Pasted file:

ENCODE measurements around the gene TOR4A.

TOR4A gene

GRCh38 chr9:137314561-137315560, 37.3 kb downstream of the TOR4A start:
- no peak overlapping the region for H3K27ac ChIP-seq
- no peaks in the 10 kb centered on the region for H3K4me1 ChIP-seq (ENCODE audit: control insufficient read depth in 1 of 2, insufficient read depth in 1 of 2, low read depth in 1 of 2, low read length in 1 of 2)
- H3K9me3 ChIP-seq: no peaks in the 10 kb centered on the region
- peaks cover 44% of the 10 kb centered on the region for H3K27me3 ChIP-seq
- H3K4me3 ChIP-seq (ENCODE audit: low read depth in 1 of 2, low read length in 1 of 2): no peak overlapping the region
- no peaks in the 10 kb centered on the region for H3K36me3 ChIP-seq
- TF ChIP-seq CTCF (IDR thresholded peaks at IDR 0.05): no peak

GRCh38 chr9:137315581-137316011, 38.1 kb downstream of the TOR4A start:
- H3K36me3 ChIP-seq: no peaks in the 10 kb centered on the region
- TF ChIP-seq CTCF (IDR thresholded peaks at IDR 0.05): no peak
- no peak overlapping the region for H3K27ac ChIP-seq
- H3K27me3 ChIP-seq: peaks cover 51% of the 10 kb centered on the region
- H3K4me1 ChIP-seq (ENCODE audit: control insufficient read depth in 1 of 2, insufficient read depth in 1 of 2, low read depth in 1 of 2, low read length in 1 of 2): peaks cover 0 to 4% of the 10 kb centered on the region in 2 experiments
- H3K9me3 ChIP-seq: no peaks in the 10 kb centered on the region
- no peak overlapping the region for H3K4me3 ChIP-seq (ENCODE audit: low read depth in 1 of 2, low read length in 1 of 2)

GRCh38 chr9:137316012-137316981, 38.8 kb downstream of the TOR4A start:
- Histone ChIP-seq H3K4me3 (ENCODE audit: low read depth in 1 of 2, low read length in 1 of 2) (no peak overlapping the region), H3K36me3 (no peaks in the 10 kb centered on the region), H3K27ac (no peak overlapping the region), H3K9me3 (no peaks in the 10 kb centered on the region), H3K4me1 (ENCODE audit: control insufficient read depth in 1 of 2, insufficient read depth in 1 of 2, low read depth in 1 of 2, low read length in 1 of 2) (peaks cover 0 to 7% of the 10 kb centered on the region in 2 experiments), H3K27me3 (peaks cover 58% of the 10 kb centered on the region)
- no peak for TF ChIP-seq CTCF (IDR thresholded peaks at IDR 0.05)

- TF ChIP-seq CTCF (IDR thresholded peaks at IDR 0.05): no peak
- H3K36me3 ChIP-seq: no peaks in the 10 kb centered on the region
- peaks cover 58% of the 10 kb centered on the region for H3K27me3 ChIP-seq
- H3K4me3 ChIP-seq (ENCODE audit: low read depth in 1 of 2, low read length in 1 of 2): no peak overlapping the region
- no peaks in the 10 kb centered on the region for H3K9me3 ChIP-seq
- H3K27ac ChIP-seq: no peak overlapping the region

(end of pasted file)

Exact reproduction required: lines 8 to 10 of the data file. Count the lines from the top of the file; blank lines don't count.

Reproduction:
- H3K4me3 ChIP-seq (ENCODE audit: low read depth in 1 of 2, low read length in 1 of 2): no peak overlapping the region
- no peaks in the 10 kb centered on the region for H3K36me3 ChIP-seq
- TF ChIP-seq CTCF (IDR thresholded peaks at IDR 0.05): no peak